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Supreme Court ruling protects 1st Amendment

The U.S. Supreme Court’s 5 to 4 decision in the matter of McCutheon et al v. Federal Elections Commission complies with the view that attempts to interfere in the electoral process in ways not specified by the Constitution must be carefully screened to insure that they do not violate the First Amendment.

Chief Justice Roberts delivered the decision, noting that corruption would be held in check by limiting how large a single donation could be. The ruling indicates that the ceilings on the total amounts contributed each election cycle would not undermine that goal.

In its 5-4 decision, the Court held that “The right to participate in democracy through political contributions is protected by the First Amendment, but that right is not absolute. Congress may regulate campaign contributions to protect against corruption or the appearance of corruption…It may not, however, regulate contributions simply to reduce the amount of money in politics, or to restrict the political participation of some in order to enhance the relative influence of others.”

That part of the decision—stressing that campaign regulations cannot be used to enhance the influence of some at the expense of others-- is of extraordinary importance. Although the McCutheon case involves the question of aggregate limits on individual political contributions, that part of the decision may be seen as a cautionary note that the growing environment at the federal, state and local levels of campaign regulation may be violative of free speech rights.

Research indicates that campaign regulation efforts have not achieved the goal of reducing the influence of money in politics. A study by the CATO institute found that “…there is no serious evidence that campaign finance regulation has achieved or will achieve its goals of reducing the influence of money, opening up the political system, and lowering the cost of campaigns. Indeed, since the 1974 amendments to the Federal Election Campaign Act, spending has risen sharply, the number of political action committees and the amount of PAC spending are up, and incumbents have increased both their election rate and the rate at which they outspend their challengers.”

campaign regulation has been abused in a number of ways. In some localities, local Campaign Finance Boards have used their authority to heavily influence the outcome of elections and enhance the power of political bosses. The ability to do this is especially prevalent in jurisdictions where taxpayer funds are provided to help finance campaigns.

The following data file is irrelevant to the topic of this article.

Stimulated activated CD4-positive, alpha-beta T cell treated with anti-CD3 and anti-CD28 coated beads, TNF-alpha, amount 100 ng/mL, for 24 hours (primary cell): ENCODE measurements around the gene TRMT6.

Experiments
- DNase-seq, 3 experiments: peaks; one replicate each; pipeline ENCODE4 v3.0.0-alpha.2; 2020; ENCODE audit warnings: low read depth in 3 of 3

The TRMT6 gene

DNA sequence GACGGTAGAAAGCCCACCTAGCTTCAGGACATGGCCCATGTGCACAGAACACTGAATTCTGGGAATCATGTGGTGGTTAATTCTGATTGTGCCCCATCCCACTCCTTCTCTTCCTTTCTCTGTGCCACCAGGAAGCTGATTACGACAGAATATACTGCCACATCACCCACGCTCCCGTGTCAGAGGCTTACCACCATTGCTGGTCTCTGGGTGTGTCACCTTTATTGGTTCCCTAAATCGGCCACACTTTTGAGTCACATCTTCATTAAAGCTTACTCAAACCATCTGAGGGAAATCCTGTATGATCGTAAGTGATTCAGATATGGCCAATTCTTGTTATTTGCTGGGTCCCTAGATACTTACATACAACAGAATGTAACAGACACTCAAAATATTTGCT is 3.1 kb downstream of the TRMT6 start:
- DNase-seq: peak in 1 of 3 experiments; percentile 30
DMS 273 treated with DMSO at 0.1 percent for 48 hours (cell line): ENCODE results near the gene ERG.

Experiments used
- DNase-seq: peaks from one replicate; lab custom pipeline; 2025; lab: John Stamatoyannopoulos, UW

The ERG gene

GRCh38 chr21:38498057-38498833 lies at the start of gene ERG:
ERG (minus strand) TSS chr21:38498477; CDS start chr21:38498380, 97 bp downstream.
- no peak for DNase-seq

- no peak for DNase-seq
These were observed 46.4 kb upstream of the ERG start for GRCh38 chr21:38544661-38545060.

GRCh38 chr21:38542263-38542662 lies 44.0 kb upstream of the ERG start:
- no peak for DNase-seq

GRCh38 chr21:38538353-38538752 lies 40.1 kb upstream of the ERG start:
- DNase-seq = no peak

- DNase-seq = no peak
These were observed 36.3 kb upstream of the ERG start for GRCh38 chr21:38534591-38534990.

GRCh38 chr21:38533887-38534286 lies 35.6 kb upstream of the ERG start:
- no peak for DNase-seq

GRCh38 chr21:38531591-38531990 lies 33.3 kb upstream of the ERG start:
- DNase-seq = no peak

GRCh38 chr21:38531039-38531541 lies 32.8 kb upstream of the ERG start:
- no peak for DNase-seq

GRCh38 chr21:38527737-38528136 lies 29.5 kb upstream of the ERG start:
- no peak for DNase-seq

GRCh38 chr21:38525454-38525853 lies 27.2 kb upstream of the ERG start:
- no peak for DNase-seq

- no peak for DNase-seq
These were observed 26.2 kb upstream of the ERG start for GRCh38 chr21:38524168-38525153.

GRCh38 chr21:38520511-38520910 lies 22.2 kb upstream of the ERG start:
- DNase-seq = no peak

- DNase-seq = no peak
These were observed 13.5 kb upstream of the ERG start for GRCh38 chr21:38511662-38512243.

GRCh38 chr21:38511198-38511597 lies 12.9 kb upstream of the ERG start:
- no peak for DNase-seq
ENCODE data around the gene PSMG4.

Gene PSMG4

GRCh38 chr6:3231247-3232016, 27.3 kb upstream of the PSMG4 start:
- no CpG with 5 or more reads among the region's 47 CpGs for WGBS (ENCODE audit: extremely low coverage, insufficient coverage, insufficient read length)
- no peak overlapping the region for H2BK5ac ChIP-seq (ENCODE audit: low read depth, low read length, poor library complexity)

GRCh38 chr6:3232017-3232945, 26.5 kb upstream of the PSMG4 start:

Recent decisions of the Supreme Court—including both the McCutcheon case and Citizens United—have taken positions protective of the First Amendment.

The ban on any contributions from foreign sources, not part of the McCutheon case, continues. Scandals involving contributions from foreign sources have affected both the Clinton and Obama campaigns.

According to a Washington Times report the web site, owned by a China-based American business man, which attracted an overwhelming majority of foreigners to it, routed visitors to a donation site. Other published reports have revealed that an Obama web site accepted donations from abroad, while a similar Romney site rejected similar foreign donations.

Bill Clinton’s presidential campaign was also linked to a serious foreign contribution scandal. Approximately $100,000 from China’s military was funneled to the Democrat campaign in the summer of 1996 by the daughter of a top general in the People’s Liberation Army, General Liu Huaqing. The funds were not returned until after an investigation revealed the illegal activity.

Both the limits themselves, and the complicated system of reporting under federal, state and local campaign finance regulations, can be seen as favoring “party-boss” backed candidates who have both access to the specialized skills necessary to timely provide mandated filings as well as access to the type of fund-raising abilities that comply with the regulations.

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